His impersonators also transcend these defining qualities. By taking on the Michael Jackson persona, they “transcend skin color, racial identity and gender identity, delighting and unsettling audiences, and even, at times, challenging their own notions of self.”

Jovan Rameau, a Haitian immigrant, graduated from the Institute of Advanced Theater Training at Harvard. “[He] saw impersonating [Jackson] as both a stepping stone to an acting career,” Turner writes, “and a way to liberate himself from what he describes as the confines of being black and Haitian in the U.S.”

Working as a busboy in Miami during the 1980s, Rameau often faced racism due to his ethnicity. He found confidence in his resemblance to Jackson and noticed the respect the King of Pop received from white Americans. He began performing as a way to overcome the prejudices and, after a break to study at Harvard, he can now be found at Jackson’s star on the Hollywood Walk of Fame most days of the week, waiting for his big break in the entertainment industry.

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These impersonators and performers don’t stand alone in their efforts to entertain; they are a community. Multiple times a year—mostly on important dates relating to Jackson’s life—they come together to meet, dance, and celebrate the person they have devoted their lives to alongside the many fans that adored him.

Each year, thousands of people gather in Gary, Indiana to celebrate his birthday. When Jackson passed away in 2009, actor and director Spike Lee began organizing a massive celebration of the performer’s legacy in Brooklyn’s Prospect Park. And Thrill the World, which takes simultaneously in different cities across the globe, invites fans to join together to break the World Record for the largest real-time dance to “Thriller.” The synchronized dance has locations from the West Indies to Austria and Hong Kong to Australia.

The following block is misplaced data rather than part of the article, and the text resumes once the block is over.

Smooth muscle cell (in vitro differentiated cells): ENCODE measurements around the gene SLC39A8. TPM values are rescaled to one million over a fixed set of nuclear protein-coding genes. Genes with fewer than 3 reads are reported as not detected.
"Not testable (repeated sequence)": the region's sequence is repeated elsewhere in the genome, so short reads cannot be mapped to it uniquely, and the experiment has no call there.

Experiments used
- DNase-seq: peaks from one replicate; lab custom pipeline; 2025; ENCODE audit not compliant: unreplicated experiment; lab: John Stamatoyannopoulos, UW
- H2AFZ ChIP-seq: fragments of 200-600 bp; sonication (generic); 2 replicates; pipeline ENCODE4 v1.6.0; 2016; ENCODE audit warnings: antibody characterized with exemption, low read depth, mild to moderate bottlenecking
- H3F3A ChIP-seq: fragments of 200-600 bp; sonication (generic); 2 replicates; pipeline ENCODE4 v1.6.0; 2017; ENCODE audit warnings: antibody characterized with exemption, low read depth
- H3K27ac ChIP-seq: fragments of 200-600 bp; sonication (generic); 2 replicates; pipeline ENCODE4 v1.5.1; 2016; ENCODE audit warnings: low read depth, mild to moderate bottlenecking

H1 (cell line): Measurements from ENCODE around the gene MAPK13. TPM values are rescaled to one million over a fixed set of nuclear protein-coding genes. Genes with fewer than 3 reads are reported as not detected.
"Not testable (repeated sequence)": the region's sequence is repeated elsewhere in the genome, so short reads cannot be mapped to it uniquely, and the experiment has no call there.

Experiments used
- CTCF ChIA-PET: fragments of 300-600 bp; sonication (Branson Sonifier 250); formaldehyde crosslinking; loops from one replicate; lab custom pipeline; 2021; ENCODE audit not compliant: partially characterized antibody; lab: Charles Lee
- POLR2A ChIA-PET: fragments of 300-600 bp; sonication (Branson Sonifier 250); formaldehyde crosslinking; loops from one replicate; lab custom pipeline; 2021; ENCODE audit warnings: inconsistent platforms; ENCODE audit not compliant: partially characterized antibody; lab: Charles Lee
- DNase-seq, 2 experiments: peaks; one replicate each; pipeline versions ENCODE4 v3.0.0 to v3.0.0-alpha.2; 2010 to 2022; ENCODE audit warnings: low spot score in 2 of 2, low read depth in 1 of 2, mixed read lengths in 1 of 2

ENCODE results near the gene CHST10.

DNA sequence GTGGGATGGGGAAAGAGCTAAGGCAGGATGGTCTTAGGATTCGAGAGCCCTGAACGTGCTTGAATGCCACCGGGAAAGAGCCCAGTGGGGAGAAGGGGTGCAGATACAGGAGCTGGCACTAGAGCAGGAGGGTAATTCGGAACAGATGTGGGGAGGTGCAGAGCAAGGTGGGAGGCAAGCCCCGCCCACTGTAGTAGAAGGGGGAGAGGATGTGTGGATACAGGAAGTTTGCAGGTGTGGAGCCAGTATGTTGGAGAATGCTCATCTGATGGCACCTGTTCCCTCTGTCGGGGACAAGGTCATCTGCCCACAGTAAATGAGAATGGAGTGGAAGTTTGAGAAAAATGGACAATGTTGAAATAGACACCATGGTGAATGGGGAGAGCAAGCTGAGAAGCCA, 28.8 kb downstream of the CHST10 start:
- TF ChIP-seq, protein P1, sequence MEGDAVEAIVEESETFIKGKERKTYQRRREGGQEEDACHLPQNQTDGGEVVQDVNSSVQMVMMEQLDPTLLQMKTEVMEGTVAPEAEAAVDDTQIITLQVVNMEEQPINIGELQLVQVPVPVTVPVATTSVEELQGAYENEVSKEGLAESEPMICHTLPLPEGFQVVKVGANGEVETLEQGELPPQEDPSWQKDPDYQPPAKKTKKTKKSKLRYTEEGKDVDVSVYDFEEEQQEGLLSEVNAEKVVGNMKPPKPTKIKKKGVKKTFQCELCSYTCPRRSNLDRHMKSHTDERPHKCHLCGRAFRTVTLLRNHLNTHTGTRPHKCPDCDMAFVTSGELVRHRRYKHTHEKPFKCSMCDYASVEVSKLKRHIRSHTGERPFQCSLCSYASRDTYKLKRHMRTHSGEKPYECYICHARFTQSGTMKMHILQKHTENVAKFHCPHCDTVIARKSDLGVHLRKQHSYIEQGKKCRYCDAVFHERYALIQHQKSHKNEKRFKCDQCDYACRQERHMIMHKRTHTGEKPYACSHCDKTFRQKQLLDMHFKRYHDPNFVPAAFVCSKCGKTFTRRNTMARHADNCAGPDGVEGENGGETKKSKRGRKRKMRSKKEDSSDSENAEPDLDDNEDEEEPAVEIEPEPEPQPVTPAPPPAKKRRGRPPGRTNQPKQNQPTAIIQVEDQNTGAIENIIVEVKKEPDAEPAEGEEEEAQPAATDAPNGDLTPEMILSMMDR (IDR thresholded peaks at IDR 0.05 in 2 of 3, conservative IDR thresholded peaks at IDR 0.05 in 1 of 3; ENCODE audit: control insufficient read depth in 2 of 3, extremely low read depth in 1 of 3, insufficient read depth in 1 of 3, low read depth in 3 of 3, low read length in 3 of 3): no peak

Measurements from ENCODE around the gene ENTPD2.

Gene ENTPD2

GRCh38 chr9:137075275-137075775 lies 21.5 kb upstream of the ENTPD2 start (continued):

According to Turner, there is a very large community that is always growing. “The community that I became familiar with two or three years ago is not the same,” she says. “They are incredibly supportive of each other and many of them know each other through online interactions, but some also develop real romantic relationships with each other.”

During one visit to photograph performers from Newark, NJ, Turner brought together Dominique Wilson, who goes by the stage name Mikette, and two male impersonators. Since that time, Mikette’s relationship with one of the performers she met that day has grown. They are now engaged and have begun performing together. “This online thing is incredibly important grounds for validating your choices to be Michael Jackson,” Turner said. “And it also allows them to support each other because they have to be very comfortable with what they are doing.”

The diverse group of performers that Turner came to know not only embody the physicality of Jackson, but also the way in which he disrupted cultural and societal norms. Throughout his many transformations in his own life, Jackson’s was, overall, a supreme entertainer. Just like Jackson, the impersonators mesmerized their audiences with their performances. Their acts honor a legend and remind us of his lasting cultural impact.

The Michael Jacksons will be available for purchase on August 26, 2014.